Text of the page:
Since I started restoring gasoline engines seven years ago, the same problem comes up - rusted out fuel tanks. It seems to be a common headache among everyone restoring engines. My solution to this has been to fiberglass the bottom and half way up the sides.
There are several reasons why I feel this is the way to repair them. First, and foremost, you can keep them looking original. Second, it is economical and easy to do. Last, and very important, gasoline has no effect on fiberglass, nor can the tank ever rust out again.
Any gasoline tank can be fiberglassed if there is anything at all left of the bottom of it. Materials needed for fiberglassing are fiberglass cloth, resin (with hardener), brush cleaner and a very cheap paint brush. It's most impossible to ever clean a brush out good enough for painting with it again -- therefore get a cheap brush. These materials are available from any marine supply or hardware store. The first step is very important - be sure that you get the tank very clean. I find that using a wire brush on a grinder is the best way of getting these tanks real clean on the outside.
Next, cut the fiberglass to fit the tank. On some tanks you can cut the cloth to cover the bottom and up the sides in one piece by making cuts at the corners and so forth. I always cover the bottom and about half way up the sides. On some irregular and round tanks you may have to cut one piece to cover the bottom and one or more pieces to cover the sides. Do not hesitate to make cuts where needed, but wherever possible overlap these cuts a half inch or so. Now the cloth is cut, set it aside for later use.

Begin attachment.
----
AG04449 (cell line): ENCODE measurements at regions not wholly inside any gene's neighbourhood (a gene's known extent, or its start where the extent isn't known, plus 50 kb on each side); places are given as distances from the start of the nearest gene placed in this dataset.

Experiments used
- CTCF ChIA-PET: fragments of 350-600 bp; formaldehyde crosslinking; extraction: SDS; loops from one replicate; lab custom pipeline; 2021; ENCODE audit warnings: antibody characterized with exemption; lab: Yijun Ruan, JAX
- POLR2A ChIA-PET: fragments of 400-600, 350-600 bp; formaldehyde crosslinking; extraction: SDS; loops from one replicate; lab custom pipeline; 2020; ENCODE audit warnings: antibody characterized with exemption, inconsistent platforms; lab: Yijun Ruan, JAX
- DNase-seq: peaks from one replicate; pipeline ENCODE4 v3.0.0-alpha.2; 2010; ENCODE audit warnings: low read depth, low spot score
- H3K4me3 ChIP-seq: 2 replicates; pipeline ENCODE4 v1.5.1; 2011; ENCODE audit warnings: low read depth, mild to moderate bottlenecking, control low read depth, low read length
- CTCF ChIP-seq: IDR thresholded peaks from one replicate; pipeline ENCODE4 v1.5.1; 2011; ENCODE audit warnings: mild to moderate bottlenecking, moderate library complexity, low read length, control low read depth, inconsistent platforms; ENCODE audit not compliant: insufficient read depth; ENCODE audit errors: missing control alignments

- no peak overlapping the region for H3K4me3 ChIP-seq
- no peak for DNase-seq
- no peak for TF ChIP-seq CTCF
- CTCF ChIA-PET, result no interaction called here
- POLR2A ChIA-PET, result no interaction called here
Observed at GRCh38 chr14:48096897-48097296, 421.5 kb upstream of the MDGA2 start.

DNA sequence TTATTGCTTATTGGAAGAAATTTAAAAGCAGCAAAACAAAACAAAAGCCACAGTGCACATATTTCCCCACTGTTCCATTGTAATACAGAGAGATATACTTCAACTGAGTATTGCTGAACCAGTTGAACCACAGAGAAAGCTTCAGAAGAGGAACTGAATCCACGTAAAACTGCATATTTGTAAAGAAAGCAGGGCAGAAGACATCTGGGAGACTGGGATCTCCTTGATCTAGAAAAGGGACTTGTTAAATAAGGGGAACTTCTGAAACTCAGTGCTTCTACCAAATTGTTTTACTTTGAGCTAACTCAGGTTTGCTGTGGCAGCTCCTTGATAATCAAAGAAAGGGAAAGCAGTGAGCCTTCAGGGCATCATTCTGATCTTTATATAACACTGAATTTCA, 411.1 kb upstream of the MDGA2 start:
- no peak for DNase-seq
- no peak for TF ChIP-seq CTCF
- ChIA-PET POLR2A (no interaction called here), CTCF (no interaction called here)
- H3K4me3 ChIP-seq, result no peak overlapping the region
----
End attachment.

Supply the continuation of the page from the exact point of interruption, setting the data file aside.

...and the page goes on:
The next step is to mix just enough resin for a thin coat on the tank. Follow the mixing directions which will come with the resin, as different companies use different formulas. Remember, mix only what you will be using in fifteen minutes or so, as once the resin and hardener are mixed it will set up hard. There is no way of keeping unused resin after it is mixed without it hardening.
Paint a thin coat of the mixed resin on the portions of the fuel tank which are going to be covered with cloth. Then set aside and allow to dry. Drying time will vary with the temperature and ventilation. When set outside on a warm day it will dry within a half hour or less, but inside and in a cool place, it may take several days.
After this first coat is set up, apply a very heavy coat of mixed resin, and immediately put the cloth on, working out all air bubbles and making it lay flat. Then immediately completely saturate the cloth with more resin. You'll probably have to use your fingers to get the cloth worked down. Brush cleaner will clean your hands. You must be sure the cloth is thoroughly saturated and laying flat.
After this second coat has set up and dried, apply as many coats as you feel necessary to get a nice smooth job, allowing the resin to dry between each coat. You will want to apply enough coats so that you cannot see or feel the texture of the cloth.
After the last coat has completely dried you will want to sand or grind off any rough spots and so forth. Also, feather in the edges where the fiberglass ends. After giving the whole tank a coat of paint, none will ever know that this is not original. It saves a lot of getting ready and cleaning up if you can do more than one at a time.
Whenever I have to make a new fuel tank, I always fiberglass the inside bottom and half way up the sides before I solder the top on.
Perhaps some of you have done this and it is nothing new to you - however, I have mentioned having done this to several fellows and they had never thought of it and many were not aware that it could be done.
Hope this will help others with the gas tank problem as it has helped me.
Just one last note of caution - this resin has quite a strong odor so you'd better not try to do this in the house; if you do, your wife may throw you, fuel tank and all outside.